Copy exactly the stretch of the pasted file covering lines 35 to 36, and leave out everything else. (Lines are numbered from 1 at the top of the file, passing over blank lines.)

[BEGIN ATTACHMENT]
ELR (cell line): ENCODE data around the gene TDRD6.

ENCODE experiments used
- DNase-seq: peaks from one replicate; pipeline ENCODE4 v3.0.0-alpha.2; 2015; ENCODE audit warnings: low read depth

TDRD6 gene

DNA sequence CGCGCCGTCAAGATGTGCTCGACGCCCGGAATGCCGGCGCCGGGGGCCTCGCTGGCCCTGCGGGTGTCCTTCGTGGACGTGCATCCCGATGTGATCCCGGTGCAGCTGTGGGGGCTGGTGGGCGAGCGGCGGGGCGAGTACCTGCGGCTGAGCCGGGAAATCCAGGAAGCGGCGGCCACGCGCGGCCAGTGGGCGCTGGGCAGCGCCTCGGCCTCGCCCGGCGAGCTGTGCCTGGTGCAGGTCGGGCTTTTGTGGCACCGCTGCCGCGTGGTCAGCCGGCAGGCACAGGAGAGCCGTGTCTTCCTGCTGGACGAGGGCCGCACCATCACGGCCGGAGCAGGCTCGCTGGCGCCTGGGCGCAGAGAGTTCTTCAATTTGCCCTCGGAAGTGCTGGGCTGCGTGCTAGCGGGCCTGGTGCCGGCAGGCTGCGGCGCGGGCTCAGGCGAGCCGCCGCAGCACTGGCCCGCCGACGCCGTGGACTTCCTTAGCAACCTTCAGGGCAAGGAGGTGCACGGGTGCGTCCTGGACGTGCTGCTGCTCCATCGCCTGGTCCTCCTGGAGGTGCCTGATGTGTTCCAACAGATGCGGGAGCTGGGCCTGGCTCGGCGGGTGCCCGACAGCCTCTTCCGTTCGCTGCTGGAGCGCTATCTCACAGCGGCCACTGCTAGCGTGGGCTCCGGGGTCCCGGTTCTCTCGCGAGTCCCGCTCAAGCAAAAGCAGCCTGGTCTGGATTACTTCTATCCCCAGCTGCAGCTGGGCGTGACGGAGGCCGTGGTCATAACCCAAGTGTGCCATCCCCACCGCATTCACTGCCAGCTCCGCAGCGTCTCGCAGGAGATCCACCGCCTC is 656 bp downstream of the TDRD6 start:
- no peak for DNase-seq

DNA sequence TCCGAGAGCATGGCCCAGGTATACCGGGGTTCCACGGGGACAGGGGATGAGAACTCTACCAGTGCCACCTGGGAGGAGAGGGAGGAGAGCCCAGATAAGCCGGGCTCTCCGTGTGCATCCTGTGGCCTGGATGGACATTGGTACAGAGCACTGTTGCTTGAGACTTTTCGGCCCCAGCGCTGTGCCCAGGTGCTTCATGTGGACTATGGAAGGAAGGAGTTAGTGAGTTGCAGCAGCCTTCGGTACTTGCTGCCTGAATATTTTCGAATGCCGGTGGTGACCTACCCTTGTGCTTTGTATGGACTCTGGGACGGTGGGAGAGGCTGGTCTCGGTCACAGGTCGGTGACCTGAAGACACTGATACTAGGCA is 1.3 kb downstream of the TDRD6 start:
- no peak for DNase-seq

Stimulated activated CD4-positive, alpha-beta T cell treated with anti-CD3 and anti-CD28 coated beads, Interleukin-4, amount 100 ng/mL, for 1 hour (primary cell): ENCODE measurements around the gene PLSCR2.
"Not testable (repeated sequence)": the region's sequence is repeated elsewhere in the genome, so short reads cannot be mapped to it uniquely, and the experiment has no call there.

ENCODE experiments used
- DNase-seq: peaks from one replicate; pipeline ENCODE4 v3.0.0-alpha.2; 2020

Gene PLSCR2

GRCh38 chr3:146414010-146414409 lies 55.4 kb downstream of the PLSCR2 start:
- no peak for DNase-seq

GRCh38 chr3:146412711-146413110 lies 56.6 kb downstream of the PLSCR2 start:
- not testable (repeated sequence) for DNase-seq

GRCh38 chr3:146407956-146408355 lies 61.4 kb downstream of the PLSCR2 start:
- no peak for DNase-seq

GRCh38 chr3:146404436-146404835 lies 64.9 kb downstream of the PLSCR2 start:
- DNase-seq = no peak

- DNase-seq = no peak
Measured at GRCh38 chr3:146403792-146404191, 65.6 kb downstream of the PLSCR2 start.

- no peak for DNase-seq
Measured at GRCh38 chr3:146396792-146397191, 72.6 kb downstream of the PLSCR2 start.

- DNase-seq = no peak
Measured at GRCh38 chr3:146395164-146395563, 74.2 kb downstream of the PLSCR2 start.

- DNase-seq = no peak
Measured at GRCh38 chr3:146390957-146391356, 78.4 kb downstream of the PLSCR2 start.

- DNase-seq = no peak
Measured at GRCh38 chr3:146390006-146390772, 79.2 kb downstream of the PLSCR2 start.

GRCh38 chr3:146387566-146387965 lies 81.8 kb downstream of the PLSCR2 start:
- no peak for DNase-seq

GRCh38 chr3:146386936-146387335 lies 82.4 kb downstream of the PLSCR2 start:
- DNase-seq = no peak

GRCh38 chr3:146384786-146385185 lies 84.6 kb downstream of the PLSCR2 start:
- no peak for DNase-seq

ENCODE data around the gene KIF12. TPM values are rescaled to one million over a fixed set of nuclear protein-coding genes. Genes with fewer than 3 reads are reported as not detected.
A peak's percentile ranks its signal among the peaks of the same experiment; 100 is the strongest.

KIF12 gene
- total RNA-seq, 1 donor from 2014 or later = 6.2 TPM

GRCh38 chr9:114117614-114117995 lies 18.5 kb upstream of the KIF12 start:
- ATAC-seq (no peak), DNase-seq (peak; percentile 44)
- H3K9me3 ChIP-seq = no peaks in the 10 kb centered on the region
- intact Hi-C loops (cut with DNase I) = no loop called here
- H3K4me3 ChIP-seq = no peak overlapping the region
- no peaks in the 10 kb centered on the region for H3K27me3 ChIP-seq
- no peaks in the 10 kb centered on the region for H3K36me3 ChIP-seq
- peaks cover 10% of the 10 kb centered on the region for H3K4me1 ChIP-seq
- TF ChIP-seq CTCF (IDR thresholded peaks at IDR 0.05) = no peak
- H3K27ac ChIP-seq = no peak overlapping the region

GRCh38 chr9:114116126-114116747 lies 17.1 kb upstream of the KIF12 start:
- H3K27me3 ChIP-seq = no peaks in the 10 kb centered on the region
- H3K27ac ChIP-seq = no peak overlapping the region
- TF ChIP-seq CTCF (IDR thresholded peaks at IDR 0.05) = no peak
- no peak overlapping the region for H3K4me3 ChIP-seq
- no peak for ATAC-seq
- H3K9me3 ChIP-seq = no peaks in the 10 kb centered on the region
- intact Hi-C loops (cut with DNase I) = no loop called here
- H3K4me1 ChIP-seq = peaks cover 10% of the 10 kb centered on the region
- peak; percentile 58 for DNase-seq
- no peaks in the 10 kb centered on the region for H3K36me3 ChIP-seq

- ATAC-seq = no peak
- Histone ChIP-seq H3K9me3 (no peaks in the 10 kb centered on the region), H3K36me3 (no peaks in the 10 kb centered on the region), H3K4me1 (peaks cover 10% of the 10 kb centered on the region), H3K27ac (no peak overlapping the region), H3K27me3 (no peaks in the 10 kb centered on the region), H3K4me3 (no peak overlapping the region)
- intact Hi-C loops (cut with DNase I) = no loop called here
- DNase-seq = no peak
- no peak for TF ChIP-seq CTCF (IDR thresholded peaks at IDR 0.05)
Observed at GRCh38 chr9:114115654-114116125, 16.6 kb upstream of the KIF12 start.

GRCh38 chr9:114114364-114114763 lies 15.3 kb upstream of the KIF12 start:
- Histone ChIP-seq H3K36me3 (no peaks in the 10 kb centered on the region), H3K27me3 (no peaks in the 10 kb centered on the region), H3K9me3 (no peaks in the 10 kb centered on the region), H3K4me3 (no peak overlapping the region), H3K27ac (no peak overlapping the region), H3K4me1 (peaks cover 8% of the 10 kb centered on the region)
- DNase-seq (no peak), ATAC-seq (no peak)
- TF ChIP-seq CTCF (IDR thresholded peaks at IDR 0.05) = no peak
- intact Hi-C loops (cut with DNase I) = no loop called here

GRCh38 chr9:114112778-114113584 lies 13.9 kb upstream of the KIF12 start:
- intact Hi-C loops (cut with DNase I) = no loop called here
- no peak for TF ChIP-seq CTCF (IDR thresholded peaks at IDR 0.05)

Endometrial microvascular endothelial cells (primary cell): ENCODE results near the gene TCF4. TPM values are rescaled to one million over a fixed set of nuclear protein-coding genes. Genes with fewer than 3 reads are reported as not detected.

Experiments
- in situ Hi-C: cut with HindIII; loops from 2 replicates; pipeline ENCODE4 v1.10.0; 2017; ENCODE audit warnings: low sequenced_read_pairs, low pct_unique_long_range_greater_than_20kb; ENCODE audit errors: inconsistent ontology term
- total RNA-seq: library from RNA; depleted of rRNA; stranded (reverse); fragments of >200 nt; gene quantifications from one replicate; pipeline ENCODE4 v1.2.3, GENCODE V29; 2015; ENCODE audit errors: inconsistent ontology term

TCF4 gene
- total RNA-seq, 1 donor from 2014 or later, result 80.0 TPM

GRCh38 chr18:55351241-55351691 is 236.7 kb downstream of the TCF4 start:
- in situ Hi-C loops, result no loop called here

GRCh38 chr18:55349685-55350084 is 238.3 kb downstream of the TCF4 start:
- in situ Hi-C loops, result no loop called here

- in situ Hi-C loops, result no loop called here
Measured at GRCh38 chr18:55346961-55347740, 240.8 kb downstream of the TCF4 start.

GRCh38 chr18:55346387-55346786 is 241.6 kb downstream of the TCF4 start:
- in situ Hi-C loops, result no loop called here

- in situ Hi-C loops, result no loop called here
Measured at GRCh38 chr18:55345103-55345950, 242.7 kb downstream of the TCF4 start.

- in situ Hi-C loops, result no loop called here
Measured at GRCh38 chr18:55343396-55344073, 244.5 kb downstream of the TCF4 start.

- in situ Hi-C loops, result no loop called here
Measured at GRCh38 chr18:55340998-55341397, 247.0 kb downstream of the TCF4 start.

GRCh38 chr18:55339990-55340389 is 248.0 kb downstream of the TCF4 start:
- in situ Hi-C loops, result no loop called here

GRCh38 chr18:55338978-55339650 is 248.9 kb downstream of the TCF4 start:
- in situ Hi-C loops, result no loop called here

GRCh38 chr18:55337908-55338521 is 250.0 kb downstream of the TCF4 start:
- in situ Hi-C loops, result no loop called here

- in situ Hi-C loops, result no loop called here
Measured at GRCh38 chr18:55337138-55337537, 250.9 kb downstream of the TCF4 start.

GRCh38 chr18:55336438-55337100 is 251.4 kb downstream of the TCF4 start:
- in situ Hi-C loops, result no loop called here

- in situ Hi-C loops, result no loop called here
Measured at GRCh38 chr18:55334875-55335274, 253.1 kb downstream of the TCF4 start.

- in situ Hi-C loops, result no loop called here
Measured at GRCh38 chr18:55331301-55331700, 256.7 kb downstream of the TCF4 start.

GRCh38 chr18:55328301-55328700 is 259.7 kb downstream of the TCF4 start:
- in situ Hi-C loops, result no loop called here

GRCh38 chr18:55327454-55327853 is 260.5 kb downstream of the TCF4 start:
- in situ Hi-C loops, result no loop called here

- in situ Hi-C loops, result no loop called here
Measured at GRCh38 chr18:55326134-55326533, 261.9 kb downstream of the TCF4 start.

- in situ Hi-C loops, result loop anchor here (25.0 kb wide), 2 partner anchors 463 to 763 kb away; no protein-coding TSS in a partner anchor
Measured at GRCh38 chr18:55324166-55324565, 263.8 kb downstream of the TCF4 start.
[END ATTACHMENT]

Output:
- DNase-seq = no peak

GRCh38 chr3:146384786-146385185 lies 84.6 kb downstream of the PLSCR2 start: